Highlights of Applied Research in Biostatistics
One major interest in genetic studies is to dissect the genetic factors that cause phenotypic variations, especially certain diseases. In this study, we are interested in another type of genetic variation: copy number alterations, which include deletions and amplifications of DNA sequence, ranging from less than one kilobase to multiple megabase pairs. Read more.
Research Professor John S. Preisser, PhD, who is interested in correlated categorical data, spends a lot of time thinking about teeth. According to Preisser, “Dental researchers collect a large amount of data, often with complex correlational structures. When you or I sit in the dental chair to have our teeth examined, the dentist examines and records detailed health-related information on every surface of every tooth.” As a biostatistician deeply involved as a collaborator in dental research, Dr. Preisser often considers whether a research question is best addressed with such detailed data, or whether data aggregated at the patient level will suffice. Read more.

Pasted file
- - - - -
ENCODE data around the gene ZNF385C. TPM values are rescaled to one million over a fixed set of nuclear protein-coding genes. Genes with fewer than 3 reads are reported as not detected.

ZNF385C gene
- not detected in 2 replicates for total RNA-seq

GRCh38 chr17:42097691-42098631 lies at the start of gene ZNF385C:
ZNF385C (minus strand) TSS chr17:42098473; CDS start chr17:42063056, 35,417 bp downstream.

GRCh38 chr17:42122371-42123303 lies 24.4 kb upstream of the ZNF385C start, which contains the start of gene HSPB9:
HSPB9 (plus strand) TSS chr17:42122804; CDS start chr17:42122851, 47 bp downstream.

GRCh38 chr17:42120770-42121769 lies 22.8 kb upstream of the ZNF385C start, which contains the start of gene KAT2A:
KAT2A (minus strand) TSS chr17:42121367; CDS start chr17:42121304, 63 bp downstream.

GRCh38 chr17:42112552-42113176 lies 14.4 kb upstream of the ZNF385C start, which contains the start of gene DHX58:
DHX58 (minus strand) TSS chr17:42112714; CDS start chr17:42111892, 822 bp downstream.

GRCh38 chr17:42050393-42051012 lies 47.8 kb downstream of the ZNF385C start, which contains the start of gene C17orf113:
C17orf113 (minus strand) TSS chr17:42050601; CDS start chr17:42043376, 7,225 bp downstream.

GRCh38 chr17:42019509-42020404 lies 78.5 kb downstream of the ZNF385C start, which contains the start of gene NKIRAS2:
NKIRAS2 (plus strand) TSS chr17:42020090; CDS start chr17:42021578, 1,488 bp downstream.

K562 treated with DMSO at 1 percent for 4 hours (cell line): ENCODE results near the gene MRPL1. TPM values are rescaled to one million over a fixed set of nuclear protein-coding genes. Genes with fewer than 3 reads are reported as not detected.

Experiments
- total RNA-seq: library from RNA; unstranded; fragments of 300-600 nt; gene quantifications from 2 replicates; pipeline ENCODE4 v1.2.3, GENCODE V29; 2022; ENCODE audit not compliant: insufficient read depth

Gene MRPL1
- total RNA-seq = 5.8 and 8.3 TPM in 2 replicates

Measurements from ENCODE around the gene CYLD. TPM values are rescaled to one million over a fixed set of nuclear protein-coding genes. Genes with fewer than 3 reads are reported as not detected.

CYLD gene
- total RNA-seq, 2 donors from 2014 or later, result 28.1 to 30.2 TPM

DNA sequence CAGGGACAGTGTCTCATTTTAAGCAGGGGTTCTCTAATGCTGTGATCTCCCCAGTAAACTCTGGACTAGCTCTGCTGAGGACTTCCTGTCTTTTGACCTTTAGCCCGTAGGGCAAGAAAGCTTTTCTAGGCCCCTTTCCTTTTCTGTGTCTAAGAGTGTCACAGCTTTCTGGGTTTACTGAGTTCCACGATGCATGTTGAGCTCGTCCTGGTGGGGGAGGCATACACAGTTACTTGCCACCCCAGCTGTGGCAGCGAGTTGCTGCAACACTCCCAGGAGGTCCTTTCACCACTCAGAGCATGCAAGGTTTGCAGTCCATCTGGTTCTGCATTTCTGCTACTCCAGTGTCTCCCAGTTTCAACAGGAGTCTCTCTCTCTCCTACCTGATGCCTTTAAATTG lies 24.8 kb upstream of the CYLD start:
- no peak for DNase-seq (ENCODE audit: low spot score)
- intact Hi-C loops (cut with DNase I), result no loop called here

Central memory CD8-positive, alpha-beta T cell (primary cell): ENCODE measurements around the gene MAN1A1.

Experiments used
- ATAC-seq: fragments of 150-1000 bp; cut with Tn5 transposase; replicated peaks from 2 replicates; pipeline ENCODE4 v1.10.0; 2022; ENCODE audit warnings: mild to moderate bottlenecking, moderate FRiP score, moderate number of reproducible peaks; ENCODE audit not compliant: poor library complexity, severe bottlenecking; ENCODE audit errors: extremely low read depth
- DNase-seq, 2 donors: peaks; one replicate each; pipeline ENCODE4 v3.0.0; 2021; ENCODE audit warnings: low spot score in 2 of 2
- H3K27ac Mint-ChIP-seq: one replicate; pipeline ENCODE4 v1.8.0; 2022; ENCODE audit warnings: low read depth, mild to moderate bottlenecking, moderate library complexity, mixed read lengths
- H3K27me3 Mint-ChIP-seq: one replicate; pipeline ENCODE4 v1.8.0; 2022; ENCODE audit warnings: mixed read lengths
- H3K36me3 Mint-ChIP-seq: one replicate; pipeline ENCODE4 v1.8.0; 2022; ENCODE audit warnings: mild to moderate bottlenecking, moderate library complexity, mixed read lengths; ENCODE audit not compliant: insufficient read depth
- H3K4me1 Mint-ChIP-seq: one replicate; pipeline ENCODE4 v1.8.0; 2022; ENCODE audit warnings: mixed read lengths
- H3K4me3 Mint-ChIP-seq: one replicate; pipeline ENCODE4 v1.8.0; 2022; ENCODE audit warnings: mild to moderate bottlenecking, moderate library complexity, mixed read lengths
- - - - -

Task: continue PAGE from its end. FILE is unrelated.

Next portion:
Over the past decade, microarrays have gained much popularity in their applications, allowing the measurement of biological activity on a genome wide scale. The recently developed Next Generation Sequencing (NGS) platforms, however offer better genomic coverage, dynamic range of signal, and resolution than microarrays, allowing scientists to better understand the etiology and progression of diseases such as cancer. Combined with Chromatin Immunoprecipitation (ChIP-seq), for example, it allows for accurate determination of protein-DNA interaction sites. Read more.